January 15, 2021
The 14th Amendment to the United State Constitution
has been proposed as a means to disqualify President Donald Trump from running
for a second term.
Section Three was cited in the article resulting in
the Presidents second impeachment. The articles alleges that Trump disqualified
himself from office by inciting his followers to violently obstruct the
congressional certification of President-elect Joe Biden’s victory.
The history of disqualification from public office
goes back to the earliest years of the republic. In 1861, Sen. John C.
Breckinridge of Kentucky was expelled from the United States Senate. The
resolution, which passed unanimously, declared Breckinridge “has joined the
enemies of his country, and is now in arms against the government he had sworn
Between 1856 and 1860 Breckinridge was a heartbeat
away from being president of the United States. He was President James
Buchanan’s Vice-President. Within months of being elected to the U.S. Senate he
was a general in the Confederate army.
Following the Civil War, in what some have called
the second Constitution, the Congress passed, and the states ratified, the
13th, 14th and 15th Amendments to the Constitution. The Reconstruction
Amendments were meant to abolish slavery, lessen the power of states and extend
the right to vote to all former slaves.
The 14th Amendment is best known for the Equal
Protection Clause which made the Bill of Rights applicable to the states and
set in motion a plethora of Supreme Court decisions defining the rights of
those accused of a crime.
The 14th Amendment has another, lesser known, rarely
used, provision that in light of the Capitol insurrection, may have renewed
Section Three of the amendment was enacted to prevent
Confederate officials who had served in the Unites States government or armed
forces before the Civil War from regaining a position of authority in the
post-bellum government. Former Confederates were barred until 1872 when
Congress granted amnesty to civil and military officials of the Confederacy.
If Section Three is good enough to impeach the
president why not use it to expel senators or house members who helped incite
the Capitol insurrection?
Section Three provides, “No person shall be a Senator
or Representative in Congress, or elector of President and Vice-President, or
hold any office, civil or military, under the United States, or under any
state, who . . . shall have engaged in insurrection or rebellion against the
same, or given aid or comfort to the enemies thereof.”
According to the St. Louis Post-Dispatch, U.S.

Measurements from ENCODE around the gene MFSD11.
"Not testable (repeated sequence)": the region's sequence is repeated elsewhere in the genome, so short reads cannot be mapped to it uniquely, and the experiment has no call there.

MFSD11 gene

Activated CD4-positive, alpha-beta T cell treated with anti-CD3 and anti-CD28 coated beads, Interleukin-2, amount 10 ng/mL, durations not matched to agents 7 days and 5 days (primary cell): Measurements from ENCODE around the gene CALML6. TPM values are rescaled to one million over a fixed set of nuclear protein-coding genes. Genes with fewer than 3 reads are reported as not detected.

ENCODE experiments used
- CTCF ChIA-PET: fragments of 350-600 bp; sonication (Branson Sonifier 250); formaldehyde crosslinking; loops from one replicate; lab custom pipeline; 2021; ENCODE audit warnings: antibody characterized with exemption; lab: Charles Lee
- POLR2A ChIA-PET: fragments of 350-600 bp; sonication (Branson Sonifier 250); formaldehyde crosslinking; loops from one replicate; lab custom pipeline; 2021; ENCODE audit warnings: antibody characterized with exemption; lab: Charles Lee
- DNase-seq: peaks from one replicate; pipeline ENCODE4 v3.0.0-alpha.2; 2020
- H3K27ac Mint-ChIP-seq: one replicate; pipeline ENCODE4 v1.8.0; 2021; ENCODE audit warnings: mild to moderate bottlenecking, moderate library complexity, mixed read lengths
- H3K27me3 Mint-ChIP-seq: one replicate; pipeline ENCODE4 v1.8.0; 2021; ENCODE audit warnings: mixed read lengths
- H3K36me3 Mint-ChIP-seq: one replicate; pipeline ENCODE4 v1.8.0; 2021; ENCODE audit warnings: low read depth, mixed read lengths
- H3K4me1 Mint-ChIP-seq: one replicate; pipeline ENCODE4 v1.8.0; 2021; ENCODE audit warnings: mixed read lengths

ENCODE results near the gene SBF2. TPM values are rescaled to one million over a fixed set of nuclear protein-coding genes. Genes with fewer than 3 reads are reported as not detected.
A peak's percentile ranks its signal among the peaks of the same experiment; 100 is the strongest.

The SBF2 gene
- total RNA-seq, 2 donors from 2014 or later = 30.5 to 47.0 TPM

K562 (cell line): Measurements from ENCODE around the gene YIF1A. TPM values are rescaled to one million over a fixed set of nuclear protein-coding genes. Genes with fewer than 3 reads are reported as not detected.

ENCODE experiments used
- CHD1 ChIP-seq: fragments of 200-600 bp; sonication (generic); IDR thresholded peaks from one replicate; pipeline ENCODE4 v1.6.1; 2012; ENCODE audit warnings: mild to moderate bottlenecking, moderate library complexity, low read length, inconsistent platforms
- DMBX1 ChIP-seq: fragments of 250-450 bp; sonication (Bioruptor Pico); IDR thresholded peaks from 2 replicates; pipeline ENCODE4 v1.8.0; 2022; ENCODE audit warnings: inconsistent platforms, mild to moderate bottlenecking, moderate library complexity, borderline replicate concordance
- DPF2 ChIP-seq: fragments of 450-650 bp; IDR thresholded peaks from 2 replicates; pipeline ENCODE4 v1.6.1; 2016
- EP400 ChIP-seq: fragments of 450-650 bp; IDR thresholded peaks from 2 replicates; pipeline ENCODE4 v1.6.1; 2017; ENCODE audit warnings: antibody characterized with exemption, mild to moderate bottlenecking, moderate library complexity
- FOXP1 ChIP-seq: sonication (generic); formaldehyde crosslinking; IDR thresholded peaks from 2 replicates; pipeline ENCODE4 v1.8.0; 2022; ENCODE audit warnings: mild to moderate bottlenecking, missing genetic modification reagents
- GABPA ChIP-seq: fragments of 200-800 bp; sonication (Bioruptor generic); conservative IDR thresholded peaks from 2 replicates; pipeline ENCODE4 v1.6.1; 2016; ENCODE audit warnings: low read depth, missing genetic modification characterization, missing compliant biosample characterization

Rep. Cori Bush, D-Mo., introduced a resolution in the House with 47 co-sponsors
directing the House Ethics Committee to commence a review of more than 100
Republicans who voted to overturn the election results to see if they should be
censured or expelled.
There have been calls for U.S. Sens. Josh Hawley,
R-Mo., and Ted Cruz, R-Texas, to resign for their role in the Capitol
Hawley was the first senator to say he would object
to the certification of November’s election, based on patently false
accusations that the presidential election was stolen. Hawley and Cruz led a
group of Senate Republicans who helped Trump turn what is normally a routine
certification vote into an attack on democracy. Even after the insurrection,
Hawley, Cruz and four other senators continued to object to the certification.
U.S. Sen. Sherrod Brown, D-Ohio, has called for
Cruz’s and Hawley’s resignation, saying they “betrayed their oaths of office
and abetted a violent insurrection on our democracy.”
According to the HuffPost, Brown said, “If they do not
resign, the Senate must expel them.”
U.S. Sen. Sheldon Whitehouse, D-R.I., also has
called for an ethics investigation to consider expulsion of Cruz and Hawley.
Inciting, or actively participating in, an
insurrection must have consequences. A two-thirds majority of the House
or Senate can insure that no one in Congress is above the law.
Matthew T. Mangino is of counsel with Luxenberg,
Garbett, Kelly & George, in New Castle, Pa. He is the author of The
Executioner’s Toll, 2010. His weekly syndicated column is distributed by
GateHouse Media. Readers may contact him at www.mattmangino.com and follow him
on Twitter @MatthewTMangino.
His work appears occasionally on the Capital-Star’s Commentary Page.
To visit the column CLICK HERE